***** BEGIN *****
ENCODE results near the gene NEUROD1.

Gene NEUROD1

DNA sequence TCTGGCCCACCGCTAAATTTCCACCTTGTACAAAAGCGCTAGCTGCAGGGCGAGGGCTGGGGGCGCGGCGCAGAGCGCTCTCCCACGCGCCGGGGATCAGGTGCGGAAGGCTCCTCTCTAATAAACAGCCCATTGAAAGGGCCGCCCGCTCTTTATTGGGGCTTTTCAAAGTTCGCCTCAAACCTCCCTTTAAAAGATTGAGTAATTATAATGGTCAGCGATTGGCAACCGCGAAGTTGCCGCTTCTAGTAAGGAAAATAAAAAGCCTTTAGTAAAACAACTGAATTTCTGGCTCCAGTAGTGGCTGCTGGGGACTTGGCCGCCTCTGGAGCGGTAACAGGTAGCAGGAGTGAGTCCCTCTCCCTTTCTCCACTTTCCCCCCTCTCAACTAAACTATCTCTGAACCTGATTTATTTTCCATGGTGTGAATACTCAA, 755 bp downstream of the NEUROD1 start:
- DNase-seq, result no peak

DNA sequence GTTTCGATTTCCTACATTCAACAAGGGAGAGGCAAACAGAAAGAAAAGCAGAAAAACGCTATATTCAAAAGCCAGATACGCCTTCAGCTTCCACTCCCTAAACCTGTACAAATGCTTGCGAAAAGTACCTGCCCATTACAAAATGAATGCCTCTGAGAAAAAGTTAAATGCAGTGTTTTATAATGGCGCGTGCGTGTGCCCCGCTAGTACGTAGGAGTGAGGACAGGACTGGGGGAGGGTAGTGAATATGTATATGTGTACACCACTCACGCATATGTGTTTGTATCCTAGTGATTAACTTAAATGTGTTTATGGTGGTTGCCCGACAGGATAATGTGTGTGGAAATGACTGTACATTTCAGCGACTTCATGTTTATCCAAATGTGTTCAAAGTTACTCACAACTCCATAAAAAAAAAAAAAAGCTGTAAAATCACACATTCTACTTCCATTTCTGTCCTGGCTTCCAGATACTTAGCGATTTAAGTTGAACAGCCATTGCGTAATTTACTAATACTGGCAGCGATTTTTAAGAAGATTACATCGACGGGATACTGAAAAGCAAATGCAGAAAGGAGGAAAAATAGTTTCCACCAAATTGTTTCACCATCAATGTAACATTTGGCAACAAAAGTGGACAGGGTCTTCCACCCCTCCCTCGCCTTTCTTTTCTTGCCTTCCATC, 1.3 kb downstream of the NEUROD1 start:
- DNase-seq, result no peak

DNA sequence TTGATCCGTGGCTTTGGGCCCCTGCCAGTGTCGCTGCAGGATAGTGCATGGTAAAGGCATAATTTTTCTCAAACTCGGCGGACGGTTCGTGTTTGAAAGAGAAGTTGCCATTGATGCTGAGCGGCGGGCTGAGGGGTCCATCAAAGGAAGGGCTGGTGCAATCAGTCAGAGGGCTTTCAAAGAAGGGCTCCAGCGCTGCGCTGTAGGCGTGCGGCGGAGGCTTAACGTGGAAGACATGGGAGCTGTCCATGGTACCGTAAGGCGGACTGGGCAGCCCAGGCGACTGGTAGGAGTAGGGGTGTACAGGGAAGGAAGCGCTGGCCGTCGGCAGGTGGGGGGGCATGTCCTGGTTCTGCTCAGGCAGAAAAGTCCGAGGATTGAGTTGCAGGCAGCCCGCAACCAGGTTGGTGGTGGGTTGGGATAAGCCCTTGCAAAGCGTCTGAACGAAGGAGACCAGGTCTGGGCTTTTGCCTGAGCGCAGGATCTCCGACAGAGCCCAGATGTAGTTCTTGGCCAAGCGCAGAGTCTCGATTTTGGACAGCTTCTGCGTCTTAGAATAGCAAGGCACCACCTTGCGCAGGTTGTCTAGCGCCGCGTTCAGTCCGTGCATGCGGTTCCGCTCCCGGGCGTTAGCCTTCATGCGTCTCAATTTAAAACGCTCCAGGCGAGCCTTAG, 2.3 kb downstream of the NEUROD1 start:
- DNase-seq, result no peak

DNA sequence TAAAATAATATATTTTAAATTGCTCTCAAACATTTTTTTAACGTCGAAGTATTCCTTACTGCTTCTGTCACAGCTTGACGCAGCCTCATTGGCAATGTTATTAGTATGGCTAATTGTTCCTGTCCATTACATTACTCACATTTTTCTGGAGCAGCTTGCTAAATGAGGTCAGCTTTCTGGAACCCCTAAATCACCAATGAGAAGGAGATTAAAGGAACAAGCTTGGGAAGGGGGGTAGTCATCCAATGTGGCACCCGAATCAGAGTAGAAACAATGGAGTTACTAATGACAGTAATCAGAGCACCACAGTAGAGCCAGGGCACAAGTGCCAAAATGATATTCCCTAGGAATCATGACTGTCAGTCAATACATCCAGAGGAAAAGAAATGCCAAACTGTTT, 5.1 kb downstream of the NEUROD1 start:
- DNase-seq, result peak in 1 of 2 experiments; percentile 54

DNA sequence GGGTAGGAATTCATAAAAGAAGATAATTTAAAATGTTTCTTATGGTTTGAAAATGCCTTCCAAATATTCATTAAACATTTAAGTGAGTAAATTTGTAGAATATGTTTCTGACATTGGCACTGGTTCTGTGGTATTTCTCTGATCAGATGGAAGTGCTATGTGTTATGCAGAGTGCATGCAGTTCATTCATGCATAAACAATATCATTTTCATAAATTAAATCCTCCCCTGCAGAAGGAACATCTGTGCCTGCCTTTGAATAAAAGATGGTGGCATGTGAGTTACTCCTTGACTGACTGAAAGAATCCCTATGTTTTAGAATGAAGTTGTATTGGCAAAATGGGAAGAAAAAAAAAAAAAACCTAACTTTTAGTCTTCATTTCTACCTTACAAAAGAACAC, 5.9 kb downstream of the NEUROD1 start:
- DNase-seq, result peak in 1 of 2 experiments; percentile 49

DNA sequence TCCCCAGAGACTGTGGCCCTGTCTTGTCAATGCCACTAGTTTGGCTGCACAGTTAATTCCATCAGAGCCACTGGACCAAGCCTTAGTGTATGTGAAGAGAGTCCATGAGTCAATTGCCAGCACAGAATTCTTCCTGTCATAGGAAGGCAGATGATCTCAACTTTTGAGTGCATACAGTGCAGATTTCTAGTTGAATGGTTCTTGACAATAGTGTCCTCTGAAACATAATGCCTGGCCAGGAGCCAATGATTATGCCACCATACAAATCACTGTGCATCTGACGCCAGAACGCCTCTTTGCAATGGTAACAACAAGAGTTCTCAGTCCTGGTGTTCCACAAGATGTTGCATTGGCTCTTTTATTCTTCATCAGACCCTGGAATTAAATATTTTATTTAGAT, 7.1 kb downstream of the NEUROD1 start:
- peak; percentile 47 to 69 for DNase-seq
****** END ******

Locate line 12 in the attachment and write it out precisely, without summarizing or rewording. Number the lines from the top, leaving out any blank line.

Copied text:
- DNase-seq, result peak in 1 of 2 experiments; percentile 49